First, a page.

About America's Small Business Development Center Network
Small Business Development Centers (SBDCs) provide small businesses and aspiring entrepreneurs a wide array of technical assistance support which helps strengthen business performance and sustainability and adds to the creation of new businesses entities.
These small businesses in turn foster local and regional economic development through job creation and retention as a result of the extensive one-on-one long-term counseling, training and specialized services they receive from the SBDCs. The SBDCs exist from a unique collaboration of SBA funding combined with state and private sector resources.
SBDCs provide services such as development of business plans, manufacturing assistance, financial packages, procurement contracts, and international trade assistance. Locally, special emphasis areas include technology transfer, research and development, business continuity and disaster recovery assistance, rural business development, and market research.
Based on client needs assessments, business trends and individual business requirements, SBDCs modify their services to meet the evolving needs of the small business community in their location.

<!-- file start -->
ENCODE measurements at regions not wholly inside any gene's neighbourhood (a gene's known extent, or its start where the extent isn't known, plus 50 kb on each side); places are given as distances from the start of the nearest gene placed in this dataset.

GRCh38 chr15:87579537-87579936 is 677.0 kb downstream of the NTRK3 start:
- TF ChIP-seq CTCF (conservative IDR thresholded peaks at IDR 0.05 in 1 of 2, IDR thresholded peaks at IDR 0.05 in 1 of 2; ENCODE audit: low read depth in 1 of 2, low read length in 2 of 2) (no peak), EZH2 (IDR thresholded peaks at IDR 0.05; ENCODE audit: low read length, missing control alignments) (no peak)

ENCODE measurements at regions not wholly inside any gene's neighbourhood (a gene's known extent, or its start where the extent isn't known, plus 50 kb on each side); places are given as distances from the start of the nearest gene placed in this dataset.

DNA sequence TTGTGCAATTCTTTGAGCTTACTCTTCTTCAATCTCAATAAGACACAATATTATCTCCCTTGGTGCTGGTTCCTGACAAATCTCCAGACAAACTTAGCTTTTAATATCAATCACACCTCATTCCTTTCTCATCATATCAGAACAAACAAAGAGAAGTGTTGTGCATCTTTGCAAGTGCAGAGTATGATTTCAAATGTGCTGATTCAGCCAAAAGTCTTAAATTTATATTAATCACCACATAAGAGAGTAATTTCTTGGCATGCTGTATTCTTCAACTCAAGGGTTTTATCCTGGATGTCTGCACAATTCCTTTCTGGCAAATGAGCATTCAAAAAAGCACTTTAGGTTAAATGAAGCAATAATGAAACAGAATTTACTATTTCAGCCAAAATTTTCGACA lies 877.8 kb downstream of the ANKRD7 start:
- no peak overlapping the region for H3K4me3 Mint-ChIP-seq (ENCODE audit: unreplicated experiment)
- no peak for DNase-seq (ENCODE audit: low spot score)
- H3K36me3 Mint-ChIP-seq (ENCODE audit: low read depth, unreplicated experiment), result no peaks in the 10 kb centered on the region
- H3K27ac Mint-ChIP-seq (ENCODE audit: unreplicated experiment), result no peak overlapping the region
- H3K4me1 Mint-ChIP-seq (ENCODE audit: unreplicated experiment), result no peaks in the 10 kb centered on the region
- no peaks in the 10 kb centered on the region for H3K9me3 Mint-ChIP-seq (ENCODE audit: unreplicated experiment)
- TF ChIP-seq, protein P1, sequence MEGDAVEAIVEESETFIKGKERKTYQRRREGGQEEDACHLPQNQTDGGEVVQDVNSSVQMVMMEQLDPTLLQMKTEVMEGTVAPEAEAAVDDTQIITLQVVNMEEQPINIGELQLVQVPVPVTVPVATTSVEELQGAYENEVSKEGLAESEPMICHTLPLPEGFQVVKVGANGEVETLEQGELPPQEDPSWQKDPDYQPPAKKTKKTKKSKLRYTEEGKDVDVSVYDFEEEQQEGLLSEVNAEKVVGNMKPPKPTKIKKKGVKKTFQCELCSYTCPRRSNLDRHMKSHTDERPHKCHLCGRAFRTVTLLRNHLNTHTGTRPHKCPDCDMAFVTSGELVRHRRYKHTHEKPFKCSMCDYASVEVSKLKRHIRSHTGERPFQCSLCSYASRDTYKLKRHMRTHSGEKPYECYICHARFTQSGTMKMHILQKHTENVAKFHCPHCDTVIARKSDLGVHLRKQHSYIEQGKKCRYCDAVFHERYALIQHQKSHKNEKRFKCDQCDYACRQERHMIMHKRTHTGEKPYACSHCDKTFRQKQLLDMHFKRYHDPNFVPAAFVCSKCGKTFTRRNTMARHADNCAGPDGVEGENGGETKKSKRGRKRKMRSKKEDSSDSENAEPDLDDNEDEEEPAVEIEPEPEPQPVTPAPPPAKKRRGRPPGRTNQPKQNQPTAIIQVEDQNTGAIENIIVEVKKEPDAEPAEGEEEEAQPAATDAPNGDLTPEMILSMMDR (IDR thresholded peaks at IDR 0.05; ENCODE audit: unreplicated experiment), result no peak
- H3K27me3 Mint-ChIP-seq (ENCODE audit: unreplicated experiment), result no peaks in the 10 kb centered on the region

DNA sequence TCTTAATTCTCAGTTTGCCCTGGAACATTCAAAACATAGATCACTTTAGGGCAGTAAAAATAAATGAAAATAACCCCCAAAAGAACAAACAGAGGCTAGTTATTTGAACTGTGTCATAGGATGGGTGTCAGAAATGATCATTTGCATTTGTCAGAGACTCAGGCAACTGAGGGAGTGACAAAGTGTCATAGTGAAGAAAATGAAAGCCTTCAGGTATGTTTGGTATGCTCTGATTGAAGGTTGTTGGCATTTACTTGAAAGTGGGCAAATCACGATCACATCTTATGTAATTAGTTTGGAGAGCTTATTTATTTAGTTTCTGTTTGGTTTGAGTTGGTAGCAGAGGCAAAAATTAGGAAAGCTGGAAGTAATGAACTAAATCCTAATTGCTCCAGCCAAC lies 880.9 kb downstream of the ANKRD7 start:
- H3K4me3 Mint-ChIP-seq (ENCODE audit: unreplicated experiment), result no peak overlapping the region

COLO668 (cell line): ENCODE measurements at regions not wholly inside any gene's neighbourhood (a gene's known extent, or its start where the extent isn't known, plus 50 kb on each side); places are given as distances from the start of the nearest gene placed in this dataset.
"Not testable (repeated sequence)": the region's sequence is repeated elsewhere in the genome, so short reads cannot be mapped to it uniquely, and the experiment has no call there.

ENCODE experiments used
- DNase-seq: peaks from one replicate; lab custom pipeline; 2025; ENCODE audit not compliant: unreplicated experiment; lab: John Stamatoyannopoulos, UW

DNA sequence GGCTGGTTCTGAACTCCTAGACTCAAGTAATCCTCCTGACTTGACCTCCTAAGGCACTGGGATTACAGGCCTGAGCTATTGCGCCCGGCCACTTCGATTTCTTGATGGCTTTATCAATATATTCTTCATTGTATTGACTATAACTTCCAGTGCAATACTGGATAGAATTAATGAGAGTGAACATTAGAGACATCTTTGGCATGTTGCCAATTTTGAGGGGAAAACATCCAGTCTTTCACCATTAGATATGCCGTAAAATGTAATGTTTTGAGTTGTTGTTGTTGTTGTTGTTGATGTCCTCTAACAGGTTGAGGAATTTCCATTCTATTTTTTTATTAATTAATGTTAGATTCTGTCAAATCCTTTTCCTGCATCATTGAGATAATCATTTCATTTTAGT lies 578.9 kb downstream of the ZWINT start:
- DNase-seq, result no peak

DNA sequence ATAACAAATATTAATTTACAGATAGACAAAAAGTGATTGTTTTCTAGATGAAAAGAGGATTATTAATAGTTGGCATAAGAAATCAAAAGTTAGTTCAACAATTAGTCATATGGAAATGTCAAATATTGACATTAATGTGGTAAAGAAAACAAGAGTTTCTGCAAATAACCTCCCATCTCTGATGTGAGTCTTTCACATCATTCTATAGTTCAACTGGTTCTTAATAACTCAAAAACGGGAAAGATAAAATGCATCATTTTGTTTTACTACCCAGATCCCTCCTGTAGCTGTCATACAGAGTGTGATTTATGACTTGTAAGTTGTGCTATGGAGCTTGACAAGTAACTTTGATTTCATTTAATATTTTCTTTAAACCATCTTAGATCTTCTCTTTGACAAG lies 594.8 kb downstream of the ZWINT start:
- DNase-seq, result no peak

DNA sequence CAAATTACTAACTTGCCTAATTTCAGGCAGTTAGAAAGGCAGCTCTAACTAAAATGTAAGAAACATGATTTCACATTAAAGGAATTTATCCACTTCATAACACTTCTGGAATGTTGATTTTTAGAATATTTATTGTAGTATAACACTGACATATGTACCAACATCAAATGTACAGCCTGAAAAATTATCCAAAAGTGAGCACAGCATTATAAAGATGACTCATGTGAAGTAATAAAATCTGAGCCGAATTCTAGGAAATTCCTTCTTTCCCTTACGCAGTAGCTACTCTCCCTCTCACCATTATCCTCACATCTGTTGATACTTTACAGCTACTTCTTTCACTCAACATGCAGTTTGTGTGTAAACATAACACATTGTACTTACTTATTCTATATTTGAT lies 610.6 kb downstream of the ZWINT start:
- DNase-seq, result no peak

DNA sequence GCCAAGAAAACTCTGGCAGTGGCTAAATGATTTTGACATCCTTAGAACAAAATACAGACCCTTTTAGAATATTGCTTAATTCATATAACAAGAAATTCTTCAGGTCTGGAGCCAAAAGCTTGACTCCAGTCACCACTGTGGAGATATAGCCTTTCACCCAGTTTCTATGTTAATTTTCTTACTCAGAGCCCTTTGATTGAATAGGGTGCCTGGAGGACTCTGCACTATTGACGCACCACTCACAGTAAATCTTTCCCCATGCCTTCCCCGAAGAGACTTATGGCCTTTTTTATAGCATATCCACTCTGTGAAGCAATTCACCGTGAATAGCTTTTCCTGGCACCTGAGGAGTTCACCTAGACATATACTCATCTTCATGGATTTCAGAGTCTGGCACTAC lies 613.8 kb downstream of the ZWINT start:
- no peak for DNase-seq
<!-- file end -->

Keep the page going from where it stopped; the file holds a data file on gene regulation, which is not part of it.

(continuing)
SBDC Offices Nationwide
SBDCs deliver management and technical assistance to small businesses utilizing an effective business education network of 63 Lead Centers which branch out with nearly 950 delivery points throughout the U.S., the District of Columbia, Guam, Puerto Rico, American Samoa, and the U.S. Virgin Islands.
SBDCs provide assistance within a state or designated geographical area. These 63 Lead Centers are entities established by the host applicant to manage a SBDC program and establish the service provider network throughout their state or region.
SBDC assistance is available virtually anywhere; from rural circuit riders to aerial counselors serving isolated Native Alaskan villages to marine services in the Outer Banks of North Carolina. Some centers are located at Universities, Chambers of Commerce, Empowerment Zones, Women's Business Centers, and Specialty Centers with special emphasis such as Manufacturing, Technology, International Trade, Procurement, and Defense related issues. Since 1990 Congress has required all new Lead SBDCs to be managed by institutions of higher education or women's business centers.
SBDC services are available to all small business populations. There are specialized programs for minorities, women, veterans, people with disabilities, 8(a) firms in all stages, as well as individuals in low and moderate income urban and rural areas.